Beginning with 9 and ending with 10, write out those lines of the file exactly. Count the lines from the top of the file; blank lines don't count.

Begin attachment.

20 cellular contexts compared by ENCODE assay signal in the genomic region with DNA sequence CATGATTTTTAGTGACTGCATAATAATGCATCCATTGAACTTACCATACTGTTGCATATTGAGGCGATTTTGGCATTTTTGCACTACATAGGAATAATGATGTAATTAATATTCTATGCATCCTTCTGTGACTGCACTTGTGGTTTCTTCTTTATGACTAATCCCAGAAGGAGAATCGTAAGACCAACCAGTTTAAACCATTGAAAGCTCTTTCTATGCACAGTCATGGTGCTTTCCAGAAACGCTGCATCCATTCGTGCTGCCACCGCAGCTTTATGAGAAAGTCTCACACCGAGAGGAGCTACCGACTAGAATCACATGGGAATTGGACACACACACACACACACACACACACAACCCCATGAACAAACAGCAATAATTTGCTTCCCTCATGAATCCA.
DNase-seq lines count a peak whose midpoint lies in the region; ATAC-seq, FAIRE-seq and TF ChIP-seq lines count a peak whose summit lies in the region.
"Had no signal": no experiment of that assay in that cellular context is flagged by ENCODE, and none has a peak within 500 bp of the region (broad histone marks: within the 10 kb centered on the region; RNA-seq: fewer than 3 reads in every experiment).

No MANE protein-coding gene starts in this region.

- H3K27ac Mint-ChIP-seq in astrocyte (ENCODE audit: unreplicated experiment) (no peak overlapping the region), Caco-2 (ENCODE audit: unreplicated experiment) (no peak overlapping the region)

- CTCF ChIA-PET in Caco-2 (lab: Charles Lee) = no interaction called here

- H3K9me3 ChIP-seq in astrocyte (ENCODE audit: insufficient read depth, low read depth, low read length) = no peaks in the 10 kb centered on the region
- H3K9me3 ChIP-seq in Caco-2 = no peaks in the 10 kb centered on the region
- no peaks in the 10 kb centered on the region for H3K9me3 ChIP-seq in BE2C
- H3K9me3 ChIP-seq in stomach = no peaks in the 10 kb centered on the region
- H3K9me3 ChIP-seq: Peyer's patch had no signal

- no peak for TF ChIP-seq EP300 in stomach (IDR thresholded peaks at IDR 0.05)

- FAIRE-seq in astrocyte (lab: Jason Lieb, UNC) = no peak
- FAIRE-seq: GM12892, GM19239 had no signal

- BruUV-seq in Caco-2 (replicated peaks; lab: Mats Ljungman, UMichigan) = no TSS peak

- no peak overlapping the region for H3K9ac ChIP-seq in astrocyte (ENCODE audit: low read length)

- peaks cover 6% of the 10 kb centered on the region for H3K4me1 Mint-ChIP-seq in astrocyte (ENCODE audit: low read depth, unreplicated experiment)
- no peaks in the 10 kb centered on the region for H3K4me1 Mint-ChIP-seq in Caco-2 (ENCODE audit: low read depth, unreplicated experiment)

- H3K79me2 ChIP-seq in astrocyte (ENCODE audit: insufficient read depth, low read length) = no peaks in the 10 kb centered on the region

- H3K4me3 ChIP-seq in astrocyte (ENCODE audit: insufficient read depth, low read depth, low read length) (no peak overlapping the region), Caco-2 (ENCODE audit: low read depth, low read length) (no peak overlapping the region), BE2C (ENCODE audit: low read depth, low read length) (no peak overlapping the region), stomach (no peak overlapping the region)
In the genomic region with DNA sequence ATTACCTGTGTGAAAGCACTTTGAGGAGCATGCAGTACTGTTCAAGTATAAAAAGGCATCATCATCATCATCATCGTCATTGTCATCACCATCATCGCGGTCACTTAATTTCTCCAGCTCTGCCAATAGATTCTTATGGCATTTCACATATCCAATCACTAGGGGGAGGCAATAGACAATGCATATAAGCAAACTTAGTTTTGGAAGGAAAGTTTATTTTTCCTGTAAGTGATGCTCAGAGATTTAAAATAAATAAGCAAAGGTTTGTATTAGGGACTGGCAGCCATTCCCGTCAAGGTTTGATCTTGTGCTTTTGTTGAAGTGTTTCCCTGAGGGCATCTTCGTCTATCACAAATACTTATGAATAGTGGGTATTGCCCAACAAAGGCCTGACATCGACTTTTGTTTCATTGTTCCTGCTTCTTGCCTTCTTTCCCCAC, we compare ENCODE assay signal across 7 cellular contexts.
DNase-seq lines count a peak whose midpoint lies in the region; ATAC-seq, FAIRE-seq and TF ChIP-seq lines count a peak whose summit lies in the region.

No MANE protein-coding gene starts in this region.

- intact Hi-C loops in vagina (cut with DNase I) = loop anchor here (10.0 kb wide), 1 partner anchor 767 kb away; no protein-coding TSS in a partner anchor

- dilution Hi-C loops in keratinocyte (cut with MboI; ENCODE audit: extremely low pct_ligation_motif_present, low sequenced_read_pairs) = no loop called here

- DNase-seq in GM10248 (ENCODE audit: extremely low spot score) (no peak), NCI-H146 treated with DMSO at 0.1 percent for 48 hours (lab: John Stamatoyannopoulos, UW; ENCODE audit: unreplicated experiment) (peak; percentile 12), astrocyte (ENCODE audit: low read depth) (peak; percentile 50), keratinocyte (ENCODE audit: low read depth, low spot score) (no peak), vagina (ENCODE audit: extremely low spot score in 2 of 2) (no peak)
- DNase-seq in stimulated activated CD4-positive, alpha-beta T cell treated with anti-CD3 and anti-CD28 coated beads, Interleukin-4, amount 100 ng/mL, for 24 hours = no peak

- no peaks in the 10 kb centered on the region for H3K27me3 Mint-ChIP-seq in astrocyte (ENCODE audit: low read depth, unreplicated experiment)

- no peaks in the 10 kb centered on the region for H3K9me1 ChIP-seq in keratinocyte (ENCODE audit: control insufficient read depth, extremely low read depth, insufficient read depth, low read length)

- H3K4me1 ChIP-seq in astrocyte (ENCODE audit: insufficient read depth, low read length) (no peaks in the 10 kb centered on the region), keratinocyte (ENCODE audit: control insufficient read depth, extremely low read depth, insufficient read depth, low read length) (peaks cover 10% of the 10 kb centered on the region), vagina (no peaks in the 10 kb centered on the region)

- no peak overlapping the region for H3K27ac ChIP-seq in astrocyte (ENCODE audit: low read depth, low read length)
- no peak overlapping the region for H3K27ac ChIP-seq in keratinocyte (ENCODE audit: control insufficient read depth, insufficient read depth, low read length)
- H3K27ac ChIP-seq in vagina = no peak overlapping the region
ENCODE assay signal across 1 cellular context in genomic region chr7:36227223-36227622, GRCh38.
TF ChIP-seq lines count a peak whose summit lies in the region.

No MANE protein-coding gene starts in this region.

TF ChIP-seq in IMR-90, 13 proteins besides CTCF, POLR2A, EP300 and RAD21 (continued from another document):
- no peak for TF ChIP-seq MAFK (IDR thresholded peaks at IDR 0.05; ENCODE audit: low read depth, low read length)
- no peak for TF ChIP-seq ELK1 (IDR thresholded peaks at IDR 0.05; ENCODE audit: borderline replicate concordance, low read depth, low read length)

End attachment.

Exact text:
- no peaks in the 10 kb centered on the region for H3K9me3 ChIP-seq in BE2C
- H3K9me3 ChIP-seq in stomach = no peaks in the 10 kb centered on the region